Wednesday, September 04, 2019

CARLOW town Community First Responders (CFR) celebrated their first anniversary recently at a reception in Carlow County Council.

The group, which comprises 19 members, has been busy in the last year with 187 callouts.

The volunteers respond to incidents of chest pain, cardiac arrest and choking and are dispatched by the National Ambulance Service.

The group has grown strong in a short period of time, having received great support from the people of Carlow.

“We have had a huge amount of support from the public in regards to collection days we have had at Carlow Shopping Centre or Fairgreen Shopping Centre,” said the group’s PRO Richard Timmons.

“We receive very little funding other than local authority grants, so the donations from the public have helped us to purchase four defibrillators and training equipment. The public has been phenomenal for us.”

Members of CarlowTown Community First Responders who received certificates of appreciation to mark the group’s first anniversary, at the offices of Carlow Council Photos: michaelorourkephotography.ie

At the anniversary reception were CFR Ireland chairman John Fitzgerald and Donal Lonergan, community engagement officer for the National Ambulance Service in the southeast. The group held a demonstration of CPR skills at the reception.

The local first responders have had undeniable impact since the group was formed, with Mick Dooley and cllr William Paton playing key roles in its establishment.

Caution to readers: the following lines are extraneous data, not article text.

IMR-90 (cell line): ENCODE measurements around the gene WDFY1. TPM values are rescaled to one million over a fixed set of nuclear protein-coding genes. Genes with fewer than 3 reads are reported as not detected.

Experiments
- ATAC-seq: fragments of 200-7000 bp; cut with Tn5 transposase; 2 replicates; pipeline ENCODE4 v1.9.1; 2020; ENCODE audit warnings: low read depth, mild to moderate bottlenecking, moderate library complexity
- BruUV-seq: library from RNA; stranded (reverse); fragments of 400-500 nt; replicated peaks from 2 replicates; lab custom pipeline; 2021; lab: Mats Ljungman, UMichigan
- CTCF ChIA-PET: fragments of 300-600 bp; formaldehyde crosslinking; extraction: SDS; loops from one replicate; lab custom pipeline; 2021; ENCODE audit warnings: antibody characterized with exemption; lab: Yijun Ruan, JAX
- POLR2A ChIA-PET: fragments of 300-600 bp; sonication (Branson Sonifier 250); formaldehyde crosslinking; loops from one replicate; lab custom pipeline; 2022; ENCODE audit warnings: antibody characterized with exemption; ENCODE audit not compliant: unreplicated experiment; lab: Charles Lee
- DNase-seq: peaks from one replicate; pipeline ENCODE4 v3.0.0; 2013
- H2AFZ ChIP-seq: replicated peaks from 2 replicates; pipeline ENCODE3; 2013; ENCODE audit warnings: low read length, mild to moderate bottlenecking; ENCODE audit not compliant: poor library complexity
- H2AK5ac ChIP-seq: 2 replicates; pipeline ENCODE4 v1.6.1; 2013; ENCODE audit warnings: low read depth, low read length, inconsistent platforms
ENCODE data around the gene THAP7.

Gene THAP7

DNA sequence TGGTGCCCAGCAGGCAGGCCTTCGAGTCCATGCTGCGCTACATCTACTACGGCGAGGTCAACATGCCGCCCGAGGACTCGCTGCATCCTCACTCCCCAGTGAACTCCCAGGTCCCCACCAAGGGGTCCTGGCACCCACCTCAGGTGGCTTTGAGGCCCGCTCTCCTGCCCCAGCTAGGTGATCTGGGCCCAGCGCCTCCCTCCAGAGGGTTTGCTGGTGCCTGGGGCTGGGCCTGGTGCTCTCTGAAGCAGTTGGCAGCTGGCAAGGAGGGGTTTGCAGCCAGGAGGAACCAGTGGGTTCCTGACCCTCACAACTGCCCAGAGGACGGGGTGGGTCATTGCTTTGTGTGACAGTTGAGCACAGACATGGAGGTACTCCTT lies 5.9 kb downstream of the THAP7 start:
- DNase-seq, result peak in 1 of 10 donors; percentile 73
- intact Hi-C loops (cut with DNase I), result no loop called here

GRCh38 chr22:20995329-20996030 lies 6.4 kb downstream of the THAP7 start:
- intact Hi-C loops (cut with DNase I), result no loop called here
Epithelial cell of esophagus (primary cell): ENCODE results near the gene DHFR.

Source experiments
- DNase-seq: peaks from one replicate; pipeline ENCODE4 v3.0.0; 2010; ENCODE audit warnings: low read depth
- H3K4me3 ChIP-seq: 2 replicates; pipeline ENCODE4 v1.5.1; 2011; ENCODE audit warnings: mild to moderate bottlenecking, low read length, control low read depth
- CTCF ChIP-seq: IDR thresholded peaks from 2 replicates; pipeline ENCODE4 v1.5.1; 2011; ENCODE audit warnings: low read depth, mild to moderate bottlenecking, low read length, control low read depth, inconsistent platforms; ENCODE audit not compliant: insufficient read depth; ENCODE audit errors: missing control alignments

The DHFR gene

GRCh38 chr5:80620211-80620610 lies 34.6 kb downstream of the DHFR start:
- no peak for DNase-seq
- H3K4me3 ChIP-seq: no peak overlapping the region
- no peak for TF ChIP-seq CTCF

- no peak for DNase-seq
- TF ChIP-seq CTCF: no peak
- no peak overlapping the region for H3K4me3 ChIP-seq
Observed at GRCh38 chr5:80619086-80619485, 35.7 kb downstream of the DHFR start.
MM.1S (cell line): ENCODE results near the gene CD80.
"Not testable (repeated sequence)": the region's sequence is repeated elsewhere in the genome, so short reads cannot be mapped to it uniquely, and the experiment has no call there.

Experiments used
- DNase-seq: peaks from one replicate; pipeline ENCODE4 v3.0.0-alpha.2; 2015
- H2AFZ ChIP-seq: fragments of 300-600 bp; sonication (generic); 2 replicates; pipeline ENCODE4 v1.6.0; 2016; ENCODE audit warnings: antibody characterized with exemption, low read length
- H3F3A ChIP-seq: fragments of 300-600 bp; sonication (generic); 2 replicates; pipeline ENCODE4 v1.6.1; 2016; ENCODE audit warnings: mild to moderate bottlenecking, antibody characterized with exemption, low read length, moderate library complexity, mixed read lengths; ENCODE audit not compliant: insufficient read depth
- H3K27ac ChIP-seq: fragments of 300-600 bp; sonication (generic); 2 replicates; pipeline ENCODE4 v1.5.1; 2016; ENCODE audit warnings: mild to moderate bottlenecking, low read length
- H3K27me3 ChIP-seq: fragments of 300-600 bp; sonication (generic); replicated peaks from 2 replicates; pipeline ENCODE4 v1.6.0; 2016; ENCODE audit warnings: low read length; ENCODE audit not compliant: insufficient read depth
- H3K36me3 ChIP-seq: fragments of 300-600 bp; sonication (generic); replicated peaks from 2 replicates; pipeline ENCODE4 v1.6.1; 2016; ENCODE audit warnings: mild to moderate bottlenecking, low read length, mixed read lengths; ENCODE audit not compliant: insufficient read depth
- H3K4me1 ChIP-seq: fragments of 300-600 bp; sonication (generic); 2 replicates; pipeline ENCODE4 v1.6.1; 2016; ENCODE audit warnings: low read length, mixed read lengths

The group regularly holds demonstration days. One Carlow man, who observed a demonstration day at Fairgreen Shopping Centre, would later use what he learned to assist a family member who had a cardiac arrest.

In addition to their medical intervention, there is also the calming effect that volunteers have when they arrive at the door of someone in need.

“We are there to reassure and to help them,” said Richard.

The group currently provides cover in Carlow town from 9pm on Friday evenings to Sunday at 9pm.

Typically, three or four volunteers are on call at a particular time and all will be notified of an emergency. They will each carry a defibrillator.

The group hopes to expand its service to cover a full week and is on the hunt for new volunteers. Training is provided over a four-week period.

Richard said the role of CFR suits someone who is outgoing – a team player – who is willing to help others and give something back to the community.

The group welcome all newcomers, especially those who have already been trained in CFR or anyone who has completed the HeartSaver course.

The group also hopes to encourage businesses that have defibrillators to make them accessible to the public 24/7.

Currently, only two defibrillators in Carlow town are located in external cabinets – at St Joseph’s NS and Visual.

For more information about the group or to get in contact, check out their Facebook page.

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By Michael Tracey
Contact Newsdesk: +353 59 9170100

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